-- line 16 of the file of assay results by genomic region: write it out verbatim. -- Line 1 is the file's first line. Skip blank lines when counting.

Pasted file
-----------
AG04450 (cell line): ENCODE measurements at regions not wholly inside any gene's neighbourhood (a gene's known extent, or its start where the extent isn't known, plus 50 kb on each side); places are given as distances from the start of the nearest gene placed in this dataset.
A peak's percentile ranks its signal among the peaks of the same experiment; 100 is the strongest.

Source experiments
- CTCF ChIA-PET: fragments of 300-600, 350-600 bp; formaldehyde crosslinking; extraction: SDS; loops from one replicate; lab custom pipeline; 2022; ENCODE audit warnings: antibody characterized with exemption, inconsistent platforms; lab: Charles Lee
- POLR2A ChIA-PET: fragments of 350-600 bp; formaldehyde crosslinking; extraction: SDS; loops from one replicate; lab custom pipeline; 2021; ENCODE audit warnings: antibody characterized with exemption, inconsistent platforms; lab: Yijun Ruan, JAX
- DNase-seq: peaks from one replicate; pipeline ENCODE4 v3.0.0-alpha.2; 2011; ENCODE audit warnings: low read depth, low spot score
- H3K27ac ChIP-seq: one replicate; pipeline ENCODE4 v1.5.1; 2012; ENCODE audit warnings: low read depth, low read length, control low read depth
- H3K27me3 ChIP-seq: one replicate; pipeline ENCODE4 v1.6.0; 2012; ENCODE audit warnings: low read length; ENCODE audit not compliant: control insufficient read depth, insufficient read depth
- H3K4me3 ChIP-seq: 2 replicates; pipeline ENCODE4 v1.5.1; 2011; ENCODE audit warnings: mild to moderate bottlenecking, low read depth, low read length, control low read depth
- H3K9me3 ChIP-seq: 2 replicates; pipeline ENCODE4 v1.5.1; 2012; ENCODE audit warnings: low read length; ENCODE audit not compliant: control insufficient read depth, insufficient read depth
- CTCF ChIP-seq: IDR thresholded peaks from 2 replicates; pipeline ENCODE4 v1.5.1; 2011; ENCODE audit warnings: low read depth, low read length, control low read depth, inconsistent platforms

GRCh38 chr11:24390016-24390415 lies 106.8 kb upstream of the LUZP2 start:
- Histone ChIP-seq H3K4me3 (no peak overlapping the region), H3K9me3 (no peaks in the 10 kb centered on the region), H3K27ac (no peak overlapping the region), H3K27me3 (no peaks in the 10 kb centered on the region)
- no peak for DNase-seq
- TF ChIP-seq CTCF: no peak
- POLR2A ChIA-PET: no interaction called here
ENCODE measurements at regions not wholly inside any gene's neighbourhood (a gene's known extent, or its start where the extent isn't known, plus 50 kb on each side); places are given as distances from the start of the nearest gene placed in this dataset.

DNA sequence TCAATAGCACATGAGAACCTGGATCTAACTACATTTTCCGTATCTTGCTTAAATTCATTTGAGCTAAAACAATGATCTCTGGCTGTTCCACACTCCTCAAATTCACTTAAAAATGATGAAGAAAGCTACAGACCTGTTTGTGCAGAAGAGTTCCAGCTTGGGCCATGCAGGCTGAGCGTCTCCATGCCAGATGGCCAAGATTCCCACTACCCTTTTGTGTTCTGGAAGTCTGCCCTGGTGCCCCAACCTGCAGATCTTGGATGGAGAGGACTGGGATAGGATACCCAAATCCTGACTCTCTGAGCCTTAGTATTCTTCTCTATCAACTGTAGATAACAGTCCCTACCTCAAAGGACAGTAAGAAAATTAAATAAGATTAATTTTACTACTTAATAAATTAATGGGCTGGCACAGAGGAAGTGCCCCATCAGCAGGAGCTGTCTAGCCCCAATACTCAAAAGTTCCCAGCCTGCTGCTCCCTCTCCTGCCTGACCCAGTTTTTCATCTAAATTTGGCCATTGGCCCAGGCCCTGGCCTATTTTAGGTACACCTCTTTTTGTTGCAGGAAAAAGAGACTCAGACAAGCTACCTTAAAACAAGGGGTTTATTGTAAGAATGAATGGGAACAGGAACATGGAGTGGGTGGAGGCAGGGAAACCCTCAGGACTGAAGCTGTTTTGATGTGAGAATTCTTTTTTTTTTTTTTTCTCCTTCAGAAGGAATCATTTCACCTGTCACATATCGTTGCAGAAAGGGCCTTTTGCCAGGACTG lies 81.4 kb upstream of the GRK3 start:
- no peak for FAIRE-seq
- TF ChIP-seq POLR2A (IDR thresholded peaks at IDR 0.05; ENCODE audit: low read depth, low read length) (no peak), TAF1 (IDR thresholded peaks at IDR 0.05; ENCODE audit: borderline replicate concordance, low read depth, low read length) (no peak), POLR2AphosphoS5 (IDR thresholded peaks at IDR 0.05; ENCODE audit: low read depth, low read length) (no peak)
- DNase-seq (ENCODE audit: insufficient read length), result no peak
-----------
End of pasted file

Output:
- POLR2A ChIA-PET: no interaction called here